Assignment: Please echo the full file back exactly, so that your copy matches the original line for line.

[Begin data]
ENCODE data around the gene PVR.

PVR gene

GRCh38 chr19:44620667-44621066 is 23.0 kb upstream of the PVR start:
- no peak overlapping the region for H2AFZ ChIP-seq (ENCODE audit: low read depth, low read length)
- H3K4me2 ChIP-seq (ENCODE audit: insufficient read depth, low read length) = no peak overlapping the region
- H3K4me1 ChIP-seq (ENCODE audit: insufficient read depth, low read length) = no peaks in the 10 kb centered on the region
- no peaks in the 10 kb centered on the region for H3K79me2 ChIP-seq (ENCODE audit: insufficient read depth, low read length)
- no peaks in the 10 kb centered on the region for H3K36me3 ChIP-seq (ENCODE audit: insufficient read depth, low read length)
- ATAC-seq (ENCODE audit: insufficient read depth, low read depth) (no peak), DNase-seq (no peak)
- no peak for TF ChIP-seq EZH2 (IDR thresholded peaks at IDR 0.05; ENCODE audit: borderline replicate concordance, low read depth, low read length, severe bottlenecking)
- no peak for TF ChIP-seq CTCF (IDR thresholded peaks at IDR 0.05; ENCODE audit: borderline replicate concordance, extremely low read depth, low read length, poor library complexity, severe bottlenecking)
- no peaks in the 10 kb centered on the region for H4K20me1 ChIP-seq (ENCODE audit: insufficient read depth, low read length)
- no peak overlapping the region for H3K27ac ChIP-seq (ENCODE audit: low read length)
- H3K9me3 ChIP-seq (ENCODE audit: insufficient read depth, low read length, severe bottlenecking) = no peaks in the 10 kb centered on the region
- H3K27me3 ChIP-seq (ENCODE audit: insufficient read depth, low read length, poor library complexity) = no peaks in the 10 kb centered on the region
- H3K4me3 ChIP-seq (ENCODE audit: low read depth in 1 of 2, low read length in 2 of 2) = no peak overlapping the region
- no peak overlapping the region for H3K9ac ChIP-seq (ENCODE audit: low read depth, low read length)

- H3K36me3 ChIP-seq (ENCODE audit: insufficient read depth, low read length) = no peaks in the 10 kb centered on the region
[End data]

ENCODE data around the gene PVR.

PVR gene

GRCh38 chr19:44620667-44621066 is 23.0 kb upstream of the PVR start:
- no peak overlapping the region for H2AFZ ChIP-seq (ENCODE audit: low read depth, low read length)
- H3K4me2 ChIP-seq (ENCODE audit: insufficient read depth, low read length) = no peak overlapping the region
- H3K4me1 ChIP-seq (ENCODE audit: insufficient read depth, low read length) = no peaks in the 10 kb centered on the region
- no peaks in the 10 kb centered on the region for H3K79me2 ChIP-seq (ENCODE audit: insufficient read depth, low read length)
- no peaks in the 10 kb centered on the region for H3K36me3 ChIP-seq (ENCODE audit: insufficient read depth, low read length)
- ATAC-seq (ENCODE audit: insufficient read depth, low read depth) (no peak), DNase-seq (no peak)
- no peak for TF ChIP-seq EZH2 (IDR thresholded peaks at IDR 0.05; ENCODE audit: borderline replicate concordance, low read depth, low read length, severe bottlenecking)
- no peak for TF ChIP-seq CTCF (IDR thresholded peaks at IDR 0.05; ENCODE audit: borderline replicate concordance, extremely low read depth, low read length, poor library complexity, severe bottlenecking)
- no peaks in the 10 kb centered on the region for H4K20me1 ChIP-seq (ENCODE audit: insufficient read depth, low read length)
- no peak overlapping the region for H3K27ac ChIP-seq (ENCODE audit: low read length)
- H3K9me3 ChIP-seq (ENCODE audit: insufficient read depth, low read length, severe bottlenecking) = no peaks in the 10 kb centered on the region
- H3K27me3 ChIP-seq (ENCODE audit: insufficient read depth, low read length, poor library complexity) = no peaks in the 10 kb centered on the region
- H3K4me3 ChIP-seq (ENCODE audit: low read depth in 1 of 2, low read length in 2 of 2) = no peak overlapping the region
- no peak overlapping the region for H3K9ac ChIP-seq (ENCODE audit: low read depth, low read length)

- H3K36me3 ChIP-seq (ENCODE audit: insufficient read depth, low read length) = no peaks in the 10 kb centered on the region